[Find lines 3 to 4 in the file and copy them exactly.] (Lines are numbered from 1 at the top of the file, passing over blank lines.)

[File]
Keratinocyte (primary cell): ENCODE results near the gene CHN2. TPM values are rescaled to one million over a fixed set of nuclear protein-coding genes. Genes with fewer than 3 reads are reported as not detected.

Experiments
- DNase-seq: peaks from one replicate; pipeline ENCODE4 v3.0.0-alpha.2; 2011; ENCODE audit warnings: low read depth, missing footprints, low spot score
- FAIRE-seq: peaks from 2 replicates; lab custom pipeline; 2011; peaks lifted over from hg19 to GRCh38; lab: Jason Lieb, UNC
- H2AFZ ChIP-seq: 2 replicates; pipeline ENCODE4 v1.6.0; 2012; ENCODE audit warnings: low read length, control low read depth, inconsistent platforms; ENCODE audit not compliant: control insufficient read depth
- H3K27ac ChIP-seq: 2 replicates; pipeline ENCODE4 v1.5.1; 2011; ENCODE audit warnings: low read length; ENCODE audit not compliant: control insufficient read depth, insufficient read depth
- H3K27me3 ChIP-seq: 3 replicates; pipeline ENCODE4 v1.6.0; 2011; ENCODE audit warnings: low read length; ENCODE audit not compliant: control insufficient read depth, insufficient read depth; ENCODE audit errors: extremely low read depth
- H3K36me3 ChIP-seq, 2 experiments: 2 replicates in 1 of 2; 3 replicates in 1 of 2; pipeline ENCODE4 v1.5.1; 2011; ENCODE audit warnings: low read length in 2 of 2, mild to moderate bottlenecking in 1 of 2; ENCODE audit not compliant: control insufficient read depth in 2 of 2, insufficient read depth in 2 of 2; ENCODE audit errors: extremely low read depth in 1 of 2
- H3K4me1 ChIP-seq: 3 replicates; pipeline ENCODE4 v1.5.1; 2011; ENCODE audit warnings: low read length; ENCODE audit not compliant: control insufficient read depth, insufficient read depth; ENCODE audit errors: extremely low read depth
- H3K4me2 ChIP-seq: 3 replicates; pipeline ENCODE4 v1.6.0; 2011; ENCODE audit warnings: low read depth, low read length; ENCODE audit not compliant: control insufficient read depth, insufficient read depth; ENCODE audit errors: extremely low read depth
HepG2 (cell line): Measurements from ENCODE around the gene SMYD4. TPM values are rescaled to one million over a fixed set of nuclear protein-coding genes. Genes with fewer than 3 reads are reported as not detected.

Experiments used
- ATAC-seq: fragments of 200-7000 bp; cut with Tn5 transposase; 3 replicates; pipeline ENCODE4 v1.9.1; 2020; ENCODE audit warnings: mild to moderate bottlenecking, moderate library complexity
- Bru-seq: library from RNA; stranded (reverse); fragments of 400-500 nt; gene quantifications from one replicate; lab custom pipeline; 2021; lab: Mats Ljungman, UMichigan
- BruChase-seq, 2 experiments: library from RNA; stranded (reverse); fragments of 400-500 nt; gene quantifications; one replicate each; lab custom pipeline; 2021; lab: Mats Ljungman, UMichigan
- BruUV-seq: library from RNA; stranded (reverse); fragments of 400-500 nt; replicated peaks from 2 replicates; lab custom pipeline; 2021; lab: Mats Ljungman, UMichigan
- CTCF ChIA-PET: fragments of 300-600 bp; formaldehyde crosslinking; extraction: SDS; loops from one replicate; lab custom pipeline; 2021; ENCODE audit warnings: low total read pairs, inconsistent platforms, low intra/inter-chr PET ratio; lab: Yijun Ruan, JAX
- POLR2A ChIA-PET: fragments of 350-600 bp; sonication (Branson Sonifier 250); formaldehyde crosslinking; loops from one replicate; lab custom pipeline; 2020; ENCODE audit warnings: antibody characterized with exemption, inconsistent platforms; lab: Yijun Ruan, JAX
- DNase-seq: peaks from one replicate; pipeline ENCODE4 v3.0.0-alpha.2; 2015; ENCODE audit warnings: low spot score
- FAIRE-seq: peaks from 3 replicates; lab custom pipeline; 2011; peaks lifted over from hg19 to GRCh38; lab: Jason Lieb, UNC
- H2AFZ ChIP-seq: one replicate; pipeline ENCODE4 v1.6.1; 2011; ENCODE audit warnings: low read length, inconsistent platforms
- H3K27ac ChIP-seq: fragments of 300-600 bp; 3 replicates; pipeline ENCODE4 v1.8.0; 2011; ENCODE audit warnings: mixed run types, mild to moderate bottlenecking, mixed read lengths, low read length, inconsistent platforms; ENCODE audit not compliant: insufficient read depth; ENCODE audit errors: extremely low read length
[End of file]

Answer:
- DNase-seq: peaks from one replicate; pipeline ENCODE4 v3.0.0-alpha.2; 2011; ENCODE audit warnings: low read depth, missing footprints, low spot score
- FAIRE-seq: peaks from 2 replicates; lab custom pipeline; 2011; peaks lifted over from hg19 to GRCh38; lab: Jason Lieb, UNC